The transformative potential of the constitutional environmental right overlooked in Grootboom19 November 2015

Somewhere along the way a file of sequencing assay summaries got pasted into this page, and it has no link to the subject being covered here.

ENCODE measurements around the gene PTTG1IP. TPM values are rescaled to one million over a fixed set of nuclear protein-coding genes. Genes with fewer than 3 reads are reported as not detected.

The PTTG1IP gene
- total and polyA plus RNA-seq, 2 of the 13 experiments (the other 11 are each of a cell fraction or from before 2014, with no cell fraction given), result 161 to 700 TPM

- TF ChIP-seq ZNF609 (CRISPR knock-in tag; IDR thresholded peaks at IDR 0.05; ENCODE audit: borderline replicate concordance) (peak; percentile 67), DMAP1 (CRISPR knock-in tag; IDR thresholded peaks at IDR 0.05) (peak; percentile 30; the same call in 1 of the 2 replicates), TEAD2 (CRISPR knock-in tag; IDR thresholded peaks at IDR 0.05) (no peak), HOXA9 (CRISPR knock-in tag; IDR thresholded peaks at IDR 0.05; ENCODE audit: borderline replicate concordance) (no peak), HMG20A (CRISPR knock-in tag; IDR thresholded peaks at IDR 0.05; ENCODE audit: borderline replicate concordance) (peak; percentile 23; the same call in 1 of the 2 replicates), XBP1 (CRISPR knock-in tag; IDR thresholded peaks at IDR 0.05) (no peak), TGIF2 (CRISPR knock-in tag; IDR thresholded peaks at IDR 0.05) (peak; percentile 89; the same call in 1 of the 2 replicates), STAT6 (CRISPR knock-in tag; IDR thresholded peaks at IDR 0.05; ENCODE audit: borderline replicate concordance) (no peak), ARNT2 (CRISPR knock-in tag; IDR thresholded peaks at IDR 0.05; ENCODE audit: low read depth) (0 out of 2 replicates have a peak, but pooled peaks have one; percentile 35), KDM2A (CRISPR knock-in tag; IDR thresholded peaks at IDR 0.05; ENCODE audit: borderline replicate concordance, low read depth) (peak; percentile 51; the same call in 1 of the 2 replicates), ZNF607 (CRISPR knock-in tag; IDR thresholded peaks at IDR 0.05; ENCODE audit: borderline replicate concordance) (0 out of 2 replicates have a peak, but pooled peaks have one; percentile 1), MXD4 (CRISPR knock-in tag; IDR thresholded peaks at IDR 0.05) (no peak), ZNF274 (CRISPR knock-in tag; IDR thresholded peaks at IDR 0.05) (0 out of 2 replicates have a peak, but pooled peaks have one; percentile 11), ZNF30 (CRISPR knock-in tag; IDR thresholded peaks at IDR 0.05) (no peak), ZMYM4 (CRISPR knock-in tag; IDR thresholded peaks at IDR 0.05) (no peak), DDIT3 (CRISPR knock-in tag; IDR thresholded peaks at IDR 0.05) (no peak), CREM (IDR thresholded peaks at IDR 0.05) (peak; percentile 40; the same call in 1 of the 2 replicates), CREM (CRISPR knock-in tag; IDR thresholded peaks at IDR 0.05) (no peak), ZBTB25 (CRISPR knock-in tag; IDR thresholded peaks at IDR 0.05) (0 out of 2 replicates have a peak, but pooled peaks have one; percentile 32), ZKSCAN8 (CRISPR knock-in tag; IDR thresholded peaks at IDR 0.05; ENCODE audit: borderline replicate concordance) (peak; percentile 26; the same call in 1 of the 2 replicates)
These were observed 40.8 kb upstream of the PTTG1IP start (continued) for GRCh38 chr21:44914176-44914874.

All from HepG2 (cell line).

It is axiomatic that Grootboom (Government of the Republic of South Africa v Grootboom 2001 (1) SA 46 (CC) hereinafter "Grootboom") remains the hallmark of the Constitutional Courtâ€™s success in terms of its transformative socio-economic rights jurisprudence. In this regard, De Vos has argued that lawyers and legal academics who wish to pursue the transformative possibilities of the Bill of Rights may find much to assist them in the Grootboom case. One of the reasons for De Vosâ€™s recommendation is that the Court acknowledged the transformative nature of the Constitution in this Case and strongly asserted the interrelated, interdependent and mutually reinforcing nature of the rights in the Bill of Rights in achieving the transformative objectives of the Constitution. The purpose of this article is to reflect on the court's transformative jurisprudence in Grootboom and to argue that, although the court strongly asserted the interrelated and interdependent nature of the variety of rights in Bill of Rights in fostering the transformative vision of the Constitution, it failed to highlight the centrality of the section 24 environmental right in fostering that vision. This article argues that the realization of elements of the section 24 environmental right are indispensible to the realization of rights that are generally perceived as having transformative potentials - rights entrenched in sections 26(1) and 27(1) of the Constitution. Drawing from a variety of sources, this article demonstrates the intersection between these rights and argues that the fulfilment of the section 24 environmental right can also contribute to the transformative vision of the Constitution.